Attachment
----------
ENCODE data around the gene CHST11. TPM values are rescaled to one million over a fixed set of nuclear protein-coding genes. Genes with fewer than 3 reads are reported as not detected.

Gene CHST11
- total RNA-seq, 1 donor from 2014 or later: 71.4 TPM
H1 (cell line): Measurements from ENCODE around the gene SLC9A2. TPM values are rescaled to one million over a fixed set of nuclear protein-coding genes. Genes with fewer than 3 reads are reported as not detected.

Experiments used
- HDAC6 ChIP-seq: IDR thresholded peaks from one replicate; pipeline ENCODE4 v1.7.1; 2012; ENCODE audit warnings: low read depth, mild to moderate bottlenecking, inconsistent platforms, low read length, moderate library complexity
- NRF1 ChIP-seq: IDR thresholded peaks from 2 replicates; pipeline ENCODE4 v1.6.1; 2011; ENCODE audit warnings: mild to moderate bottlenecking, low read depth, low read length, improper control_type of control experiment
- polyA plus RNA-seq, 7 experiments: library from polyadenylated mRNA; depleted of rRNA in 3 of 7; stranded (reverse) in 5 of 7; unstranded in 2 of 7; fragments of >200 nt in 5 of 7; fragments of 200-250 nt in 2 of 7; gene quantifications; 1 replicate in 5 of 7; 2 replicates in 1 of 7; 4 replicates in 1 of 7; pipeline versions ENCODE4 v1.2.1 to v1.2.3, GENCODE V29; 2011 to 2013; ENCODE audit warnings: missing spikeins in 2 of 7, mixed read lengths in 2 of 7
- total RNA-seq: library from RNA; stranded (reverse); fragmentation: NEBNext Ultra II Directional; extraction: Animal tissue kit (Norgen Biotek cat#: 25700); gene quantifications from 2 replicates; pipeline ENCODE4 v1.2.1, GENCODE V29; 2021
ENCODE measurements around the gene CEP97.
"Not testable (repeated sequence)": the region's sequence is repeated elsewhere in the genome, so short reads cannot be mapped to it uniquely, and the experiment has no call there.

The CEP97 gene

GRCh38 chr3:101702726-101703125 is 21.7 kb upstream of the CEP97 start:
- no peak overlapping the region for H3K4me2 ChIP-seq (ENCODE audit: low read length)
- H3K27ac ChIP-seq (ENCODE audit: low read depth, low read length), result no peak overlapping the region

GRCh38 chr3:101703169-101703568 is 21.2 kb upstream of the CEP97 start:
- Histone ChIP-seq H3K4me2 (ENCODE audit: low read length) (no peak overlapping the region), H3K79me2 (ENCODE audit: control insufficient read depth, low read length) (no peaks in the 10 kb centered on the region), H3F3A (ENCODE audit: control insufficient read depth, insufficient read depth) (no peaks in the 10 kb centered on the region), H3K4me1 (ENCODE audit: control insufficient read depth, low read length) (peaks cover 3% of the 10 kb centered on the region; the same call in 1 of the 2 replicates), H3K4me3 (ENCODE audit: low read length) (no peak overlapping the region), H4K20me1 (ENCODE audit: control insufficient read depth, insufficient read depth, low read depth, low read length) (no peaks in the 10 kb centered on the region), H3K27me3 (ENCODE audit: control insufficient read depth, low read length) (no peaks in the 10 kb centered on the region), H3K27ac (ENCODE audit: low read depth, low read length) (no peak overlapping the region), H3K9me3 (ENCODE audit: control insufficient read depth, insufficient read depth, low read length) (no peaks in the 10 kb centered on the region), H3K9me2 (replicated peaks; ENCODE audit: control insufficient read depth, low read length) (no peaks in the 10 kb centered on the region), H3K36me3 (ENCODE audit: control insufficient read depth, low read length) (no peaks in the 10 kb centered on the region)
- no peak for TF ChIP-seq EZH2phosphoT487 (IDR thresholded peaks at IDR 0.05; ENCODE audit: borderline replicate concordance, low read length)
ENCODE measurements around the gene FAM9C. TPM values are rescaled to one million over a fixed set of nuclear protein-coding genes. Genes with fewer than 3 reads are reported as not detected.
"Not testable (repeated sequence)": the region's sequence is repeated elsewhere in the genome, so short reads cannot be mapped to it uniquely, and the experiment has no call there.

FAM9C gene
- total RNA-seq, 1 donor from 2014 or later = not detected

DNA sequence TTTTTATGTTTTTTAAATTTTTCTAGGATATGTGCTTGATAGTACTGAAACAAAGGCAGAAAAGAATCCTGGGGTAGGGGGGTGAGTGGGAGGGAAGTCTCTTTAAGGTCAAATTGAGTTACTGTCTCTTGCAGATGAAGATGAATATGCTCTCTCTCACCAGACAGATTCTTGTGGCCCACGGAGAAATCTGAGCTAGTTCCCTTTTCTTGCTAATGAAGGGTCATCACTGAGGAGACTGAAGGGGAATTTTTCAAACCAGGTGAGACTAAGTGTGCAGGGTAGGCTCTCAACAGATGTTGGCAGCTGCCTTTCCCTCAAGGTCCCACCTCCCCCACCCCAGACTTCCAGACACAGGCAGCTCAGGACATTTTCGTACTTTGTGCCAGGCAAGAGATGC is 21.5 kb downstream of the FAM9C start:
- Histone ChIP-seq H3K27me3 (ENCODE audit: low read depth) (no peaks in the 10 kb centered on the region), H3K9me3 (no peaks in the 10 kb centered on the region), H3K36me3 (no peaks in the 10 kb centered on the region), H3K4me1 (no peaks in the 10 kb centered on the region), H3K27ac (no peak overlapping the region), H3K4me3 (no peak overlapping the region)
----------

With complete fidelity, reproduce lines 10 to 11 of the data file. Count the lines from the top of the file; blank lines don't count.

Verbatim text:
ENCODE measurements around the gene CEP97.
"Not testable (repeated sequence)": the region's sequence is repeated elsewhere in the genome, so short reads cannot be mapped to it uniquely, and the experiment has no call there.